Now that we’ve covered the Credit Score System basics – including what a credit score is and the different categories, let’s review your rights as a consumer, how they are calculated, and tips for getting and keeping the highest credit scores.

Consumers Rights

Until recently, many people didn’t even know this number existed because it was closely guarded secret in the lending industry. In fact, lenders were prohibited to tell borrowers what their credit scores were. Lenders believed that if people knew their score, they would be able to change their behavior and manipulate the score rendering it useless.

That all changed in 2000 when online lender E-Loan offered to give consumers their scores for free and explained how they were calculated. Fair Isaac (FICO) cut off E-Loan from getting credit…E-Loan stopped giving out the scores. However, public outcry of erroneous information led to legislation which led to a more open environment. And today, not only can that information is bought everyone is entitled to a free credit report every 12 months from the 3 main credit bureaus…Equifax, Experience & Tran Union.

How it’s Calculated

There are more than 20 different factors that are divided into 5 different categories that go into making up your credit score.

  1. How you pay your bills (35%)
    The most important factor is how you have paid your bills in the past with the most emphasis on recent activity. Paying your bills on time is good. Paying them late on a consistent basis is bad. Having accounts that went to collections is worse. In bankruptcy is considered severe.
  1. Amount of money you and vs. amount of available credit (30%)
    The second most important area is your outstanding debt – how much you owe on Credit Cards, Mortgage, Cars, Home Equity Lines etc. compared to how much credit you have available. If you have 10 credit cards each with a credit limit of $10,000 that’s $100,000 in available credit. Carrying credit isn’t bad. Carrying close to the maximum is very bad. By the converse, not using your credit isn’t good either. Statistically, people who have a lot of credit tend to use it which makes them a less attractive risk. Those with the highest scores use their credit sparingly and keep their balances low. As a rule of thumb keep your balances to 40% of your credit limits or lower.
  1. Length of Credit History (15%)
    The longer you have had credit, the more points you get. Reason being is there is a longer period in which to determine your credit worthiness
  1. Mix of Credit (10%)
    The best scores have a mix of revolving debts…credit cards…AND installment debt…mortgages & car loans. Statistically the richer the variety of experiences, the better the risk because they prove they know how to handle money.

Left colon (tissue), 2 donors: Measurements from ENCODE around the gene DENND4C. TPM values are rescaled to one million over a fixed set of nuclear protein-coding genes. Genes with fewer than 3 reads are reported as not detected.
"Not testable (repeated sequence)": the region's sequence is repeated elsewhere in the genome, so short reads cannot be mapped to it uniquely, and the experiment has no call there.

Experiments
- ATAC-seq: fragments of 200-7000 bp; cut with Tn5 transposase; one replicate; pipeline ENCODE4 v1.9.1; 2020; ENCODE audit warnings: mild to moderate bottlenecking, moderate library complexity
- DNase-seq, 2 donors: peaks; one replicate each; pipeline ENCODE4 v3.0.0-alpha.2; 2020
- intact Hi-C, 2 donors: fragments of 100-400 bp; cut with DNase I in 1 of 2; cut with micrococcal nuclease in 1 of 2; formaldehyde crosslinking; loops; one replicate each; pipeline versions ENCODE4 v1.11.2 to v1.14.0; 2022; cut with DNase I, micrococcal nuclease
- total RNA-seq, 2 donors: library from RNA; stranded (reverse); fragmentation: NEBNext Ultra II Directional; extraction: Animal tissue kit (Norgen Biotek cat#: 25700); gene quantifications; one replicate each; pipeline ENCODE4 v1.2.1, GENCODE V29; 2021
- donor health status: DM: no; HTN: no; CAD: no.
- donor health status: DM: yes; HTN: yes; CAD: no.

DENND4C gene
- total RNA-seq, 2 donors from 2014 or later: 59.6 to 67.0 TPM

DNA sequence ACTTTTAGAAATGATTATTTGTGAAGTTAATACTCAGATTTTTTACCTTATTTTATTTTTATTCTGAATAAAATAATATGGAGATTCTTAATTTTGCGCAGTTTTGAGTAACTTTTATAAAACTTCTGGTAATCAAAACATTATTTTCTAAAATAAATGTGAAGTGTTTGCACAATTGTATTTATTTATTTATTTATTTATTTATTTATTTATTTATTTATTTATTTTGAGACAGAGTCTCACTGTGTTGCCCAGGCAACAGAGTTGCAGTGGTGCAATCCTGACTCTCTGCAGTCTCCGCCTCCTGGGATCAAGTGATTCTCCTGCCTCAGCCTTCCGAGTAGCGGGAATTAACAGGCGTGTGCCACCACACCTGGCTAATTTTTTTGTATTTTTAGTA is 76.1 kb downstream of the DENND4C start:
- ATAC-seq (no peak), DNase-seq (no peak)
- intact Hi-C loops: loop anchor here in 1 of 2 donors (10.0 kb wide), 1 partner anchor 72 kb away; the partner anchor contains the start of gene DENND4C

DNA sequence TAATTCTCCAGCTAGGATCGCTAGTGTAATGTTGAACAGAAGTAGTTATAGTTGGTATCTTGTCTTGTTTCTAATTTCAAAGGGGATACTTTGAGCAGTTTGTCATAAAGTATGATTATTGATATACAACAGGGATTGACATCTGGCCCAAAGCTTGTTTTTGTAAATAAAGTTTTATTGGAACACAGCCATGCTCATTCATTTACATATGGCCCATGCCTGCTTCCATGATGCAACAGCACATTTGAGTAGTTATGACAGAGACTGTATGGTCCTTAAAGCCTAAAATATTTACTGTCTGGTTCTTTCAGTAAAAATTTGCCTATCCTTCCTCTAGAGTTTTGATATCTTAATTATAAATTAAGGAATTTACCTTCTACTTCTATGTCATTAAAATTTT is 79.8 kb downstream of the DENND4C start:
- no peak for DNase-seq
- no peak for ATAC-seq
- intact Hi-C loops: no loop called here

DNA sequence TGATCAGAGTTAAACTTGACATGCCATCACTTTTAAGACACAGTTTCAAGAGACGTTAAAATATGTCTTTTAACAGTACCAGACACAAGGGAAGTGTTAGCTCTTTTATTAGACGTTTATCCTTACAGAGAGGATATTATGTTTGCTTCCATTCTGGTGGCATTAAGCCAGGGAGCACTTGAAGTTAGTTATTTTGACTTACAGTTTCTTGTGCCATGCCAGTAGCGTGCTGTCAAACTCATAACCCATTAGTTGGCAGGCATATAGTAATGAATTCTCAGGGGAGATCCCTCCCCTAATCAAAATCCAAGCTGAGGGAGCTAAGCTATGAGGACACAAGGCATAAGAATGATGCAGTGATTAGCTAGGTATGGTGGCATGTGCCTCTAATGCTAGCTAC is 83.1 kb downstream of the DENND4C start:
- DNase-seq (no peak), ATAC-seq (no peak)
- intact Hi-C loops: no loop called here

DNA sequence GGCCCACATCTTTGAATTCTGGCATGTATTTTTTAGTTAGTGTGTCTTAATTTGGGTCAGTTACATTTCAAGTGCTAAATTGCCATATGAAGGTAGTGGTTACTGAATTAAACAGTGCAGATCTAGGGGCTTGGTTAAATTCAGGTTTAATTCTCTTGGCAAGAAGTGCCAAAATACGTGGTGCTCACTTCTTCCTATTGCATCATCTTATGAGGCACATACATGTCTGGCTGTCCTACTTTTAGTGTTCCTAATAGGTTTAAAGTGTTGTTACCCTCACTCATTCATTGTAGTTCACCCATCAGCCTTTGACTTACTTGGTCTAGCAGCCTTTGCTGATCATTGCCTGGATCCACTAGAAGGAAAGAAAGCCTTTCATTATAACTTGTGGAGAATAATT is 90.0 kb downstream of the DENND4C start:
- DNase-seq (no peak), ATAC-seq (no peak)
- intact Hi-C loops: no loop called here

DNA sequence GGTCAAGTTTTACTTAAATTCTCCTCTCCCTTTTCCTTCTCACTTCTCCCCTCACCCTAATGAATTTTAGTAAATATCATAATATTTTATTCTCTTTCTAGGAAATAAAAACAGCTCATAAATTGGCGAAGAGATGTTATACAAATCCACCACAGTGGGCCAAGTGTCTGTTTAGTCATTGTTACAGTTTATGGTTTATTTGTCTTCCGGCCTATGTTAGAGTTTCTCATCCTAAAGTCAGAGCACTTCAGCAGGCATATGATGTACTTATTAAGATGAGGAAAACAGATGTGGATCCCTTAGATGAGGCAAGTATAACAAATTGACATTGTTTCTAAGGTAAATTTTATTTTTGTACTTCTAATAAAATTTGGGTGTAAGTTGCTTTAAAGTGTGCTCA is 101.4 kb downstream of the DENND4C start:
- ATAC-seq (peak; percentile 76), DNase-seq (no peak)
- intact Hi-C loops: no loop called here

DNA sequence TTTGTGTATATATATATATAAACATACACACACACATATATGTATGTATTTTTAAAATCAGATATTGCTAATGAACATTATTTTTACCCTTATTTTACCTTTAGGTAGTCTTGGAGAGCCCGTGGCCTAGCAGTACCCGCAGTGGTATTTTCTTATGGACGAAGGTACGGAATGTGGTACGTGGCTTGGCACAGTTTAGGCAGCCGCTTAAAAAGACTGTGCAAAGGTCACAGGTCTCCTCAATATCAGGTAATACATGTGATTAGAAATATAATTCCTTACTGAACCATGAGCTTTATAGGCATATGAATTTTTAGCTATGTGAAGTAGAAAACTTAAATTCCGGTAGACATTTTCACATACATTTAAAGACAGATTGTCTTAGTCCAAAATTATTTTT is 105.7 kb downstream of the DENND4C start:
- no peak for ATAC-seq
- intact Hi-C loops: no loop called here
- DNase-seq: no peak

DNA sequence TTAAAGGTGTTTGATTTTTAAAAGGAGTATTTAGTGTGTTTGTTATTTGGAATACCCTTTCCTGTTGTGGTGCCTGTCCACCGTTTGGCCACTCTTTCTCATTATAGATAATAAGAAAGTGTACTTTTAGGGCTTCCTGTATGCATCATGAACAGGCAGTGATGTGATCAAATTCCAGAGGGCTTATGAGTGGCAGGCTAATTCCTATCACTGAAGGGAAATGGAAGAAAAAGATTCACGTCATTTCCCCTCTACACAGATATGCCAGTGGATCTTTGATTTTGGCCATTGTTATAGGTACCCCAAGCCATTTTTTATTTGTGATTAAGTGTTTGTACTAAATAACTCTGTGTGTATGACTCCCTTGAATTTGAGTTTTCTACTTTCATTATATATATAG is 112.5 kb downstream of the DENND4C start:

1. New applications / Inquiries (10%)
    How many applications are you filling out? The system does compensate for people who are shopping. However, if you have recent credit stumbles combined with recent inquiries, the inquiries will work against you.

What Doesn’t Count in a Score?

  • Age
  • Race
  • Sex
  • Job or length of employment
  • Income
  • Education
  • Marital status
  • Whether you have been denied credit
  • Length of time at address
  • Whether you own or rent
  • Information not contained on your credit report

* Lenders may/will consider some of above, but your score will not be affected.

The Credit Score System is not Perfect

The major draw back is the system is only as good as the information is accurate on your report. More than likely, there will be errors. It’s generally recommended to check your credit annually or 3+ months prior to a big purchase like Mortgage or Car. This will give you time to address any errors or make changes to your borrowing habits.

Rules of Thumb

  1. Think of your credit score like a muscle, the more you work it out, the stronger it will get
  1. Remember that it’s the ability to borrow and the wherewithal to pay off. Borrow responsibly, pay on time and maintain low balances.
  1. Check your credit in advance for large purchases.
  1. Time will heal all wounds. If you have had poor history in the past, make sure you focus on having more recent good history.
  1. It’s a snapshot of a moment in time and you will be evaluated by your score today, not yesterday. So no matter what your score is, remember it will change in the future. Handle your credit responsibly at all times and it will likely be the same or higher in the future.

If you have questions about the credit score system, or the mortgage process, the Kelly Mortgage Team at Envoy Mortgage is here to help. Give us a call at 610-355-1801 and we will work with you to meet all of your needs.

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